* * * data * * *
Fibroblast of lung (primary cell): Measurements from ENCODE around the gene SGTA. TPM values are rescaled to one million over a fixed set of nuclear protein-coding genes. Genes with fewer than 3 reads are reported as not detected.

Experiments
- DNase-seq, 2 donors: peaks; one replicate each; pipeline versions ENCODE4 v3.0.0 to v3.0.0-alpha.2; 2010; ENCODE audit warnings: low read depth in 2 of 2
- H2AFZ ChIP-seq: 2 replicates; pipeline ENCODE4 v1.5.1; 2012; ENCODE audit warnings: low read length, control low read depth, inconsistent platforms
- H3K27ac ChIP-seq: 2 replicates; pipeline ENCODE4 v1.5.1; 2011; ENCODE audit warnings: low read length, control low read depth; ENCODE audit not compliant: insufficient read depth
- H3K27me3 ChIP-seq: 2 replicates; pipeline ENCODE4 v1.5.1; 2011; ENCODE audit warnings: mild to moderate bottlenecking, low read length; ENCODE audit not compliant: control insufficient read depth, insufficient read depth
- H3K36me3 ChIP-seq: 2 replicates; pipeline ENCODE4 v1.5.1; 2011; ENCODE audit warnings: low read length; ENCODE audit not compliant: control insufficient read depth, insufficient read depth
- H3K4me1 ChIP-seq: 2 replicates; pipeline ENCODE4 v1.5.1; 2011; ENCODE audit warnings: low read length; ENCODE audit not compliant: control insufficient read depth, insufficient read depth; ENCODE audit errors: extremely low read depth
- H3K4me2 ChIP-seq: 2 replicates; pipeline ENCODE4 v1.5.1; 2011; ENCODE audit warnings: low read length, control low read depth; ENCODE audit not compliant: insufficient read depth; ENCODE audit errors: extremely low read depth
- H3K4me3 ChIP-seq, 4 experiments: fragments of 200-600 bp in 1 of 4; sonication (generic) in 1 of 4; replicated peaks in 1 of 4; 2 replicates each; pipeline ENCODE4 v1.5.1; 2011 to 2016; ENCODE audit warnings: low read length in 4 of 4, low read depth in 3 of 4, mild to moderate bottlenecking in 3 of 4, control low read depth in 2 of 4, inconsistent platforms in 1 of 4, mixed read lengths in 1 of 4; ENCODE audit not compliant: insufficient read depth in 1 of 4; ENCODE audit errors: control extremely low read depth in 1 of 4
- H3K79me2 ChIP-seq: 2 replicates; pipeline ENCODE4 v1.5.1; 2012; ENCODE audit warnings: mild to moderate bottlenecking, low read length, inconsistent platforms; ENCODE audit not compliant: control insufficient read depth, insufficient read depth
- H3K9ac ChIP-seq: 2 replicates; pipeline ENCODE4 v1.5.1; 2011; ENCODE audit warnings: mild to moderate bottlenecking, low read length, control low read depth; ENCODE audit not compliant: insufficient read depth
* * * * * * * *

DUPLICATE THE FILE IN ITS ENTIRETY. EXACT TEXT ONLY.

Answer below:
Fibroblast of lung (primary cell): Measurements from ENCODE around the gene SGTA. TPM values are rescaled to one million over a fixed set of nuclear protein-coding genes. Genes with fewer than 3 reads are reported as not detected.

Experiments
- DNase-seq, 2 donors: peaks; one replicate each; pipeline versions ENCODE4 v3.0.0 to v3.0.0-alpha.2; 2010; ENCODE audit warnings: low read depth in 2 of 2
- H2AFZ ChIP-seq: 2 replicates; pipeline ENCODE4 v1.5.1; 2012; ENCODE audit warnings: low read length, control low read depth, inconsistent platforms
- H3K27ac ChIP-seq: 2 replicates; pipeline ENCODE4 v1.5.1; 2011; ENCODE audit warnings: low read length, control low read depth; ENCODE audit not compliant: insufficient read depth
- H3K27me3 ChIP-seq: 2 replicates; pipeline ENCODE4 v1.5.1; 2011; ENCODE audit warnings: mild to moderate bottlenecking, low read length; ENCODE audit not compliant: control insufficient read depth, insufficient read depth
- H3K36me3 ChIP-seq: 2 replicates; pipeline ENCODE4 v1.5.1; 2011; ENCODE audit warnings: low read length; ENCODE audit not compliant: control insufficient read depth, insufficient read depth
- H3K4me1 ChIP-seq: 2 replicates; pipeline ENCODE4 v1.5.1; 2011; ENCODE audit warnings: low read length; ENCODE audit not compliant: control insufficient read depth, insufficient read depth; ENCODE audit errors: extremely low read depth
- H3K4me2 ChIP-seq: 2 replicates; pipeline ENCODE4 v1.5.1; 2011; ENCODE audit warnings: low read length, control low read depth; ENCODE audit not compliant: insufficient read depth; ENCODE audit errors: extremely low read depth
- H3K4me3 ChIP-seq, 4 experiments: fragments of 200-600 bp in 1 of 4; sonication (generic) in 1 of 4; replicated peaks in 1 of 4; 2 replicates each; pipeline ENCODE4 v1.5.1; 2011 to 2016; ENCODE audit warnings: low read length in 4 of 4, low read depth in 3 of 4, mild to moderate bottlenecking in 3 of 4, control low read depth in 2 of 4, inconsistent platforms in 1 of 4, mixed read lengths in 1 of 4; ENCODE audit not compliant: insufficient read depth in 1 of 4; ENCODE audit errors: control extremely low read depth in 1 of 4
- H3K79me2 ChIP-seq: 2 replicates; pipeline ENCODE4 v1.5.1; 2012; ENCODE audit warnings: mild to moderate bottlenecking, low read length, inconsistent platforms; ENCODE audit not compliant: control insufficient read depth, insufficient read depth
- H3K9ac ChIP-seq: 2 replicates; pipeline ENCODE4 v1.5.1; 2011; ENCODE audit warnings: mild to moderate bottlenecking, low read length, control low read depth; ENCODE audit not compliant: insufficient read depth